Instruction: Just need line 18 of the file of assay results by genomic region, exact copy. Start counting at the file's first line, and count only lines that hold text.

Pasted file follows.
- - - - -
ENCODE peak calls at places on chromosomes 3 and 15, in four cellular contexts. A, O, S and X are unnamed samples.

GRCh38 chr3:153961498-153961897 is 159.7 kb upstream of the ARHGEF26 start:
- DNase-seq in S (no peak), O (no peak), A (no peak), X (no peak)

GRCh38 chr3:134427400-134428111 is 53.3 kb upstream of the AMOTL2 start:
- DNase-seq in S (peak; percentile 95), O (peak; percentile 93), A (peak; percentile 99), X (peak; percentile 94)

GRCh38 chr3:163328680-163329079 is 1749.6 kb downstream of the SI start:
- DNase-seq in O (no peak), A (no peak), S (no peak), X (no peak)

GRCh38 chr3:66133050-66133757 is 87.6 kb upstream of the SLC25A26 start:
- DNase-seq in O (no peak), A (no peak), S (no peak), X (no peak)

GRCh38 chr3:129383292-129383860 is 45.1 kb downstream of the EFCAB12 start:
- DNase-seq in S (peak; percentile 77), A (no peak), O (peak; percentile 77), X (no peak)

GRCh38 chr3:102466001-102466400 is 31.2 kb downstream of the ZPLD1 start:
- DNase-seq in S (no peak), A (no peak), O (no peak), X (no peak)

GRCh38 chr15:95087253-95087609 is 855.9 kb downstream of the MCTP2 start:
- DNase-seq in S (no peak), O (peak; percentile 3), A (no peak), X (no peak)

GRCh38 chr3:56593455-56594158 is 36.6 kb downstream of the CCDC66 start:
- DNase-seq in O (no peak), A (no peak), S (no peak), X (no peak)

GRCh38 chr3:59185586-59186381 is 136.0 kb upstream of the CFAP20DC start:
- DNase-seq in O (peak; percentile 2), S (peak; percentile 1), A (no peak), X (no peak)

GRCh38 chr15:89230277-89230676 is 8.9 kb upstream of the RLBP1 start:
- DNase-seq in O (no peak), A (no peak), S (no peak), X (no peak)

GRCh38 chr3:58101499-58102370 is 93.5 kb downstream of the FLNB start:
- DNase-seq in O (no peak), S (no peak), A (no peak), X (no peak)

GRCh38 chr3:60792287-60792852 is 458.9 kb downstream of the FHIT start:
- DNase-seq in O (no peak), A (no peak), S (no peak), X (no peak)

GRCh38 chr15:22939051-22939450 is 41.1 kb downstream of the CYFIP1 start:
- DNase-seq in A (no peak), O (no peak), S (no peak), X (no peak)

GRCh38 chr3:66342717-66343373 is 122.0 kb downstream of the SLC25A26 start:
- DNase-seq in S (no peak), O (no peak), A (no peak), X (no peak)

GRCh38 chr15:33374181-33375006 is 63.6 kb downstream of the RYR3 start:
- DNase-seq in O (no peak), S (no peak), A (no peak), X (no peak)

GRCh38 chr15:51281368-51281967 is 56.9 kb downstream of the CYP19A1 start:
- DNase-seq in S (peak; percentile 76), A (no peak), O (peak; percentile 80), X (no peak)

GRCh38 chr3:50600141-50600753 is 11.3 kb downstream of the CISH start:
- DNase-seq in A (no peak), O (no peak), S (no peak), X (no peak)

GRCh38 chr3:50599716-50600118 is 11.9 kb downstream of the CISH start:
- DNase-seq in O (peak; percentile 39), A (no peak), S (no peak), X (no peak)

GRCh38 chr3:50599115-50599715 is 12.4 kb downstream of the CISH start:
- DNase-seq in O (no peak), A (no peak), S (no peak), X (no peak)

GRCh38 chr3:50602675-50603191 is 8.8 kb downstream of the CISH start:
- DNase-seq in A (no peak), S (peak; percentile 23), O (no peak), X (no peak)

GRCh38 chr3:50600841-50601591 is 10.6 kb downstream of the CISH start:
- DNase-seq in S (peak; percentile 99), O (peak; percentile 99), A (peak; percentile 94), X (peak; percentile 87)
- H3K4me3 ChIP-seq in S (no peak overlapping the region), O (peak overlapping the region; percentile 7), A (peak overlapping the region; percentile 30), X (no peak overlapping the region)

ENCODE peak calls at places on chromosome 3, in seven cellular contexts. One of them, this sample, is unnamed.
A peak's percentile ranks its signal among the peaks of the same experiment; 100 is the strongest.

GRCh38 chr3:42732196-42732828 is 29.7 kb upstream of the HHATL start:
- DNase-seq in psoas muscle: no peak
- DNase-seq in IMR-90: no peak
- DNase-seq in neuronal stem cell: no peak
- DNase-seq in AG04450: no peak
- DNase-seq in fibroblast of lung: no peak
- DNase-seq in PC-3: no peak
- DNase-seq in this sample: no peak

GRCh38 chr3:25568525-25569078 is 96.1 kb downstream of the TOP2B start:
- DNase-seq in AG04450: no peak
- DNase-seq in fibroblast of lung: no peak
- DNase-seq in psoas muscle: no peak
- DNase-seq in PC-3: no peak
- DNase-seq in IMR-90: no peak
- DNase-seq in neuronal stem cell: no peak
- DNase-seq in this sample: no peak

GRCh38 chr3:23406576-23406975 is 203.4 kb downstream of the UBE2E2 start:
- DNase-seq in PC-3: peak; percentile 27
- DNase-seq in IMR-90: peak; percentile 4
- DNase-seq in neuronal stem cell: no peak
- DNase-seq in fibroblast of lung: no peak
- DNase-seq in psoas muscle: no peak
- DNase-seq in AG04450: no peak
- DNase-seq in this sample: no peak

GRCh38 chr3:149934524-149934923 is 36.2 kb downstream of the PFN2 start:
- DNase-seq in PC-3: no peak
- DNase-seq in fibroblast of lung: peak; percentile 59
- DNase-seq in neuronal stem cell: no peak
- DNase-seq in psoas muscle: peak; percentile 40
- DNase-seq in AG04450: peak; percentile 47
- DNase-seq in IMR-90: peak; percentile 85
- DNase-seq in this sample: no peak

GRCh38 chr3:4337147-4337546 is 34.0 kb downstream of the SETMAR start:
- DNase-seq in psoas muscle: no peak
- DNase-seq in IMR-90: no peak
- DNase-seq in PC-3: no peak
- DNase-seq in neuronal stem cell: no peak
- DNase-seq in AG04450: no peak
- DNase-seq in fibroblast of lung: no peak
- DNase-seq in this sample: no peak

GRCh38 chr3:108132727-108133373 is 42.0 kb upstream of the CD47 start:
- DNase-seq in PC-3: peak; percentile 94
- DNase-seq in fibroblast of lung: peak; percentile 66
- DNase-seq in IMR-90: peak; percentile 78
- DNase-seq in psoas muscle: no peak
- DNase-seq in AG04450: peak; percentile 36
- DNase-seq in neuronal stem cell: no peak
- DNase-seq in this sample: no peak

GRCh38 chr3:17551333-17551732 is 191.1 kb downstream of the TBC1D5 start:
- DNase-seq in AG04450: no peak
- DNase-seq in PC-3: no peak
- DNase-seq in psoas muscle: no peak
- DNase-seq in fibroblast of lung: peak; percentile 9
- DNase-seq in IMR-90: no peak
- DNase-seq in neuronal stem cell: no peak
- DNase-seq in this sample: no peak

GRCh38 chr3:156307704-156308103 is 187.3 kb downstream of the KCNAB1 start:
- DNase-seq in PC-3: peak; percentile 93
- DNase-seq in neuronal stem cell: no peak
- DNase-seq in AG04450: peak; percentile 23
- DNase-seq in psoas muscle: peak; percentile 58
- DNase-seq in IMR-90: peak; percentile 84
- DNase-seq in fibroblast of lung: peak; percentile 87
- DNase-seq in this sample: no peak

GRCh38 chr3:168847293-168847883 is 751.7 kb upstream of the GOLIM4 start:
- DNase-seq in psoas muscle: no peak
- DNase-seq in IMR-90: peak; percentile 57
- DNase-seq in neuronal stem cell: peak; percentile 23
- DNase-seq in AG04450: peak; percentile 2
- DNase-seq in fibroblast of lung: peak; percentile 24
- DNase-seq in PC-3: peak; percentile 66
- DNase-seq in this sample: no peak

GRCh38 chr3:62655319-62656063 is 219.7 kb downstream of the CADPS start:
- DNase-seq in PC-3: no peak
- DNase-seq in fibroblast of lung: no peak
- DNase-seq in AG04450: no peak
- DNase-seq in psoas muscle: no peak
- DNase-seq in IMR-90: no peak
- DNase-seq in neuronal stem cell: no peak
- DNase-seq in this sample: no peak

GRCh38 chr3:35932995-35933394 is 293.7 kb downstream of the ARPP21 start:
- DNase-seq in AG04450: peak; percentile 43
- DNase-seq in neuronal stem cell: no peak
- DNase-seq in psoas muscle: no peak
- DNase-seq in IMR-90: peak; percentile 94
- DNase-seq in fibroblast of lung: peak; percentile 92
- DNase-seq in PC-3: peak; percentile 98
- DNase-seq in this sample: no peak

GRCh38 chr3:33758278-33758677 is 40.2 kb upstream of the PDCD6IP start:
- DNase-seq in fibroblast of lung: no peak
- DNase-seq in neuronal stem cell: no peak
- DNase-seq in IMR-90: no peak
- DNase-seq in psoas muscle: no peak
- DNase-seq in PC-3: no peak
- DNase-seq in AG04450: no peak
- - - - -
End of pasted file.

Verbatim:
GRCh38 chr3:59185586-59186381 is 136.0 kb upstream of the CFAP20DC start: